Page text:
I’m grateful that I was born a writer. I can’t imagine being born any other way. Maybe a painter, but that seems rather hard. My tools are very simple- pen and paper- and I only must need (I like must need. It sounds very Appalachian English to me, and it makes sense as both words feel equally right, and I don’t want to choose) move with the quickness of my mind. I am not Monet chasing the light. Here I want to insert another example about wildlife photographers chasing their subject, maybe someone from National Geographic, but I have no names, and I feel like that’s a shame, and I feel like there’s just never enough time to learn all the things we want to learn. Not if we want to do other things too. Do you feel that way?
Lord Alfred Tennyson described time and life:
Be near me when the sensuous frame
Is rack’d with pangs that conquer trust;
And Time, a maniac scattering dust,
And Life, a Fury slinging flame.
How’s that for poetry? It’s an excerpt from this section of In Memoriam Section L [“Be near me when my light is low”] Speaking of poetry, I’d like to recommend another poem to you. (I don’t do that nearly enough. I’ve only done it twice, actually- years ago, here and here is one of mine). This poem brings together one of my favorite poets, Billy Collins, and history, since we’re talking about time. The poem is called “Aristotle” read by Collins himself.
Is this poem not incredibly beautiful? Does the imagery not captivate you? Do the feelings not register as true? I’d like to take this poem out to dinner and get frisky in the parking lot. I think we’d really hit it off.
I like Collins’ reading. I don’t always like writers reading their own work. Sometimes I think they ruin it. Sometimes it’s disconcerting. Yesterday, though, I heard T.S. Eliot read his famous poem “The Love Song of J. Alfred Prufrock” and it was lovely the way he took his time with the reading.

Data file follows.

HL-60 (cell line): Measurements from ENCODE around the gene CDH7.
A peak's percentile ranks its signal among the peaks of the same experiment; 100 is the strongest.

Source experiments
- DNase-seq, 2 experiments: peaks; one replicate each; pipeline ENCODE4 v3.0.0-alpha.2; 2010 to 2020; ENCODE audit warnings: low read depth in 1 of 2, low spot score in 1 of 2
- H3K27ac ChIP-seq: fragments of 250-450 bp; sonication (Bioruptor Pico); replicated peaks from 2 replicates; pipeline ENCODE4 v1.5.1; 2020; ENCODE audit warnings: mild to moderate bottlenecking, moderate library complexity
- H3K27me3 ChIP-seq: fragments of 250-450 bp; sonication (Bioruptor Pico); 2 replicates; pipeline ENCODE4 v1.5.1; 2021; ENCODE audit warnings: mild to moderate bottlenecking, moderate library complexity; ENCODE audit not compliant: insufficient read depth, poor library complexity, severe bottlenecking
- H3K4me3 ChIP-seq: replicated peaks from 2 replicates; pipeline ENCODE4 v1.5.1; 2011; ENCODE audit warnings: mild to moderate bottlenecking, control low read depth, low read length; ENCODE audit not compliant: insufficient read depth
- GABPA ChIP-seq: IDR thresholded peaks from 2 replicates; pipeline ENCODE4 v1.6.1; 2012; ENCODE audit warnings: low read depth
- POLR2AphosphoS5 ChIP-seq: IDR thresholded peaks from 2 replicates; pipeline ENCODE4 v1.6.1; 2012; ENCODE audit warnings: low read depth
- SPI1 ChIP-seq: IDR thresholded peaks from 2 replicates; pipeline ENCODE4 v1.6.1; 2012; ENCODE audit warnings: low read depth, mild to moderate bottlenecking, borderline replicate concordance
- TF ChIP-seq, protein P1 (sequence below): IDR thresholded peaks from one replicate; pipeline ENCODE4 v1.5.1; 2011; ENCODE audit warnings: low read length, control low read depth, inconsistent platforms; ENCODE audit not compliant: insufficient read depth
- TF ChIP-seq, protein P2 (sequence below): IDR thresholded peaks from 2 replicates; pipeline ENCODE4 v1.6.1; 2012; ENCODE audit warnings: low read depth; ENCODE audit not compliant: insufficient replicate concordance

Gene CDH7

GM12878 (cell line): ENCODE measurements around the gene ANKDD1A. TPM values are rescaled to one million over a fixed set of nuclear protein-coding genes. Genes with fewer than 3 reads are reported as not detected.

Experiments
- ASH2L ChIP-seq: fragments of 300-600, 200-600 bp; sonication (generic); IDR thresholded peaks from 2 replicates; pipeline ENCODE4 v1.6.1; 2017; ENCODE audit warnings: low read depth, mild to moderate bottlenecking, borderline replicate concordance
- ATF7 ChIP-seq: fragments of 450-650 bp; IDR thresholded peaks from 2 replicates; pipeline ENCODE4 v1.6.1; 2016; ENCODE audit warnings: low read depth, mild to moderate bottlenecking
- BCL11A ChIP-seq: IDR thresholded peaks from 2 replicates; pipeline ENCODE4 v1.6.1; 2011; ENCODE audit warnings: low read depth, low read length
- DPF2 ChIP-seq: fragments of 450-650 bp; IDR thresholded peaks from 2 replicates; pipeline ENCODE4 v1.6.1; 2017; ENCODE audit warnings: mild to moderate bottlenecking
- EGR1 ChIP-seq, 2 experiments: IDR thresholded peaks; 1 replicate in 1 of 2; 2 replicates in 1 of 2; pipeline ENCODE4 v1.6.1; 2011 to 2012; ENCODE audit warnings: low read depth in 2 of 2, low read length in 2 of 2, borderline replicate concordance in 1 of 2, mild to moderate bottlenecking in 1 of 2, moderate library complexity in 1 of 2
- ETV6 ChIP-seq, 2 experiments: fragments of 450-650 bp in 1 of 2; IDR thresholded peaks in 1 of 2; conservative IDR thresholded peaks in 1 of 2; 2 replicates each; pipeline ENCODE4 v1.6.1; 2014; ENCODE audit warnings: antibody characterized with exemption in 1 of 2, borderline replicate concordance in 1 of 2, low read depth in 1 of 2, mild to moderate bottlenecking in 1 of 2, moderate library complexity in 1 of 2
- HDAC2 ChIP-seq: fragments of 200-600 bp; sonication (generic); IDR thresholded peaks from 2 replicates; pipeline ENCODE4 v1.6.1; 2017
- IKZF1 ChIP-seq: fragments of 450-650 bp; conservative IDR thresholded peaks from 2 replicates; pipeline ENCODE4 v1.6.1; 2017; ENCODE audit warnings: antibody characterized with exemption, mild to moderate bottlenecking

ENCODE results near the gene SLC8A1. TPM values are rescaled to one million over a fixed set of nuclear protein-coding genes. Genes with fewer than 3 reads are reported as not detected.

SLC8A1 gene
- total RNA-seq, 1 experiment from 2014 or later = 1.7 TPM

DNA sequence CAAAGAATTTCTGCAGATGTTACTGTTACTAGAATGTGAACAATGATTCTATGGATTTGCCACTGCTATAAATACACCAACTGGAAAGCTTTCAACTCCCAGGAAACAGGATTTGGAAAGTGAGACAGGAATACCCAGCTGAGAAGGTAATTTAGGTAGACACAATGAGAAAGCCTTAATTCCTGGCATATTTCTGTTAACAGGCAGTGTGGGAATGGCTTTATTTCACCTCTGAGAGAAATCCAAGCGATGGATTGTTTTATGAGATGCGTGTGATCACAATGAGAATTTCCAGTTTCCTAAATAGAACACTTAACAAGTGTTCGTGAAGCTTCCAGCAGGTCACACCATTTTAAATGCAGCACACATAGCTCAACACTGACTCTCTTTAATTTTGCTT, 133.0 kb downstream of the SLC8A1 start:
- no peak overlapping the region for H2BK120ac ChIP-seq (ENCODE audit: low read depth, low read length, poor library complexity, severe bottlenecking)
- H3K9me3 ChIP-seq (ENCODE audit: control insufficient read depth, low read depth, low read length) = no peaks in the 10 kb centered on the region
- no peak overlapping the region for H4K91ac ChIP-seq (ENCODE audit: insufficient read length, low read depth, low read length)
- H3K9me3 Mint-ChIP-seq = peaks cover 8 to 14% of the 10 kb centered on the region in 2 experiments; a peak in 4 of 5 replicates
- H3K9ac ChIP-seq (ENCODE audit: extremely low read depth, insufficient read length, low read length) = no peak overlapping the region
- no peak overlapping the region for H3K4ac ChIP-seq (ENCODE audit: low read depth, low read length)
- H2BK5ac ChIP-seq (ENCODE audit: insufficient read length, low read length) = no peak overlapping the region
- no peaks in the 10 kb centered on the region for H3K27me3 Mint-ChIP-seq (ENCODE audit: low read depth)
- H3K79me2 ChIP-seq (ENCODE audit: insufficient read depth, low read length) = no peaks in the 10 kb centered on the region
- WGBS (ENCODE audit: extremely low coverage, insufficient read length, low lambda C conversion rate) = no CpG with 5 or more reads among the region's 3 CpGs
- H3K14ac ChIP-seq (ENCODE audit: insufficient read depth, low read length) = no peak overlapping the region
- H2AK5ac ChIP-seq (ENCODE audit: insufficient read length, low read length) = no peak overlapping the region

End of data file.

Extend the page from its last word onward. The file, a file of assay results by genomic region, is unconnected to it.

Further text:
I miss reading to my students, so if you don’t mind, I’ll read to you now “The Love Song of J. Alfred Prufrock”.
I’ve been working all day on mainly research, and research doesn’t always feel like accomplishment. Research, to me, feels like an extravagance and that makes me feel guilty and wasteful of the time that I’m given in my day. Are there any other writers out there who get the same feeling? The issue is that I love research. And those of you who also love it know that it can always lead to more research, but I love learning, damn it; therefore, I’ve always got this tug of am I being productive or indulgent. The other issue is that I firmly believe that most things I learn or discover will come up to help me later on. Still, research makes me feel unproductive sometimes. Also, research is one of my happy tools of procrastination.
Thanks for coming along with me on this literary gab fest. Do you like poetry? Did you like any of the ones mentioned in this post? As always, I’d love to hear from you.
My name is Lyz-Stephanie and I want to inspire you to be more connected to yourself and the world, to find beauty in simple pleasures, and to have more adventures. Every day we can do something to make our lives happier and richer, make our minds more active and engaged. I’m on the journey. Will you join me?